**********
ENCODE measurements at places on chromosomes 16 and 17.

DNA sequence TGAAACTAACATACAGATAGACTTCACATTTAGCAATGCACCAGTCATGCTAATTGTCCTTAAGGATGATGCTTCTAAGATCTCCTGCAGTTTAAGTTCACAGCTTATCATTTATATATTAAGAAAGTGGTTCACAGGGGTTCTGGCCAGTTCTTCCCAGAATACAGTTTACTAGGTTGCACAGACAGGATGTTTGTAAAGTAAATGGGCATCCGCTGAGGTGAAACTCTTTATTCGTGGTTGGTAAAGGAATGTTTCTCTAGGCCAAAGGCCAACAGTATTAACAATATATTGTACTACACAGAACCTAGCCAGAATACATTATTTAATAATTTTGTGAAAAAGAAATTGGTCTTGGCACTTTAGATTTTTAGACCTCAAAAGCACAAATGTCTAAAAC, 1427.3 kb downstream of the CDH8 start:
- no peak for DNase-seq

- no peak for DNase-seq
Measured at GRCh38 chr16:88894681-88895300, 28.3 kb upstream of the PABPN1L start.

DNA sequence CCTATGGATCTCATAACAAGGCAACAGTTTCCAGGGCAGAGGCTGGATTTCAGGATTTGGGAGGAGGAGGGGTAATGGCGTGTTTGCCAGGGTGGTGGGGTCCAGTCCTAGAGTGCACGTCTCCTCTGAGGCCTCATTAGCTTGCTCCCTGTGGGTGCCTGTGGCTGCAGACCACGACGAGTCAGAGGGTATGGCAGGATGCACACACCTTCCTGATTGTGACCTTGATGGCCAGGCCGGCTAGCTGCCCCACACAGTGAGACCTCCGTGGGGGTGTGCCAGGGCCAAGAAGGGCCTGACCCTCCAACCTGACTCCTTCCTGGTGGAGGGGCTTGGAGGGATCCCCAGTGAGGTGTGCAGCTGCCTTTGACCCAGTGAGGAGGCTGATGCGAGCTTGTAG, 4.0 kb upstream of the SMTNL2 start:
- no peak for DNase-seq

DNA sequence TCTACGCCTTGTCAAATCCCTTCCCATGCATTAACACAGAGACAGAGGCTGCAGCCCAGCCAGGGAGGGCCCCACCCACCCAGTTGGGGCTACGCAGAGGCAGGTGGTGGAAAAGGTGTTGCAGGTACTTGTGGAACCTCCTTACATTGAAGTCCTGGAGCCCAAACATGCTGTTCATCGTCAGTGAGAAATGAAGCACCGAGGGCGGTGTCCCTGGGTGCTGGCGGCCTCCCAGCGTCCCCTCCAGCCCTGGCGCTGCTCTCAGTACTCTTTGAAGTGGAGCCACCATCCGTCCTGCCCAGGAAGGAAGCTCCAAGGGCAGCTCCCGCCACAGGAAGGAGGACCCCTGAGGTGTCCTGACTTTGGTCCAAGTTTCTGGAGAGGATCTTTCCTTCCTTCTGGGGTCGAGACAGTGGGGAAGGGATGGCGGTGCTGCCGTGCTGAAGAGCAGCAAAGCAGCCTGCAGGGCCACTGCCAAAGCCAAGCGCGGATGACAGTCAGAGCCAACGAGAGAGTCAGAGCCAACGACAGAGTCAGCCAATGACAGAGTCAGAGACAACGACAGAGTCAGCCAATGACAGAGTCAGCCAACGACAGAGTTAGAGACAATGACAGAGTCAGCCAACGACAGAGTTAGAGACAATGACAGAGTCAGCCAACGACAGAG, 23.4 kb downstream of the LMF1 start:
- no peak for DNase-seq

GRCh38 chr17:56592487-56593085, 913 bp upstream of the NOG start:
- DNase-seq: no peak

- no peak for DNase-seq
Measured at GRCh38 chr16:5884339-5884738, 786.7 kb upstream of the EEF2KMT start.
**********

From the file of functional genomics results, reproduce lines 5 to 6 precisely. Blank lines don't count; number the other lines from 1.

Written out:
Measured at GRCh38 chr16:88894681-88895300, 28.3 kb upstream of the PABPN1L start.

DNA sequence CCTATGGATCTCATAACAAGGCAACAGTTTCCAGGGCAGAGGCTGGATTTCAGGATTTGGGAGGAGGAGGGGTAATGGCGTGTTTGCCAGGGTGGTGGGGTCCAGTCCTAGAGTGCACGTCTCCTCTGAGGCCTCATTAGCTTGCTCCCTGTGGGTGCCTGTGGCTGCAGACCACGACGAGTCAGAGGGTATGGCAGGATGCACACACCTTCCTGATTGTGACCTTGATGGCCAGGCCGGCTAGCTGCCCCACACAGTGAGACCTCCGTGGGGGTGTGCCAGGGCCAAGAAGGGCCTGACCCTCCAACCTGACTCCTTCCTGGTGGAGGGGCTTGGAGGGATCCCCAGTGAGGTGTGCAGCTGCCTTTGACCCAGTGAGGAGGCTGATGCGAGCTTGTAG, 4.0 kb upstream of the SMTNL2 start: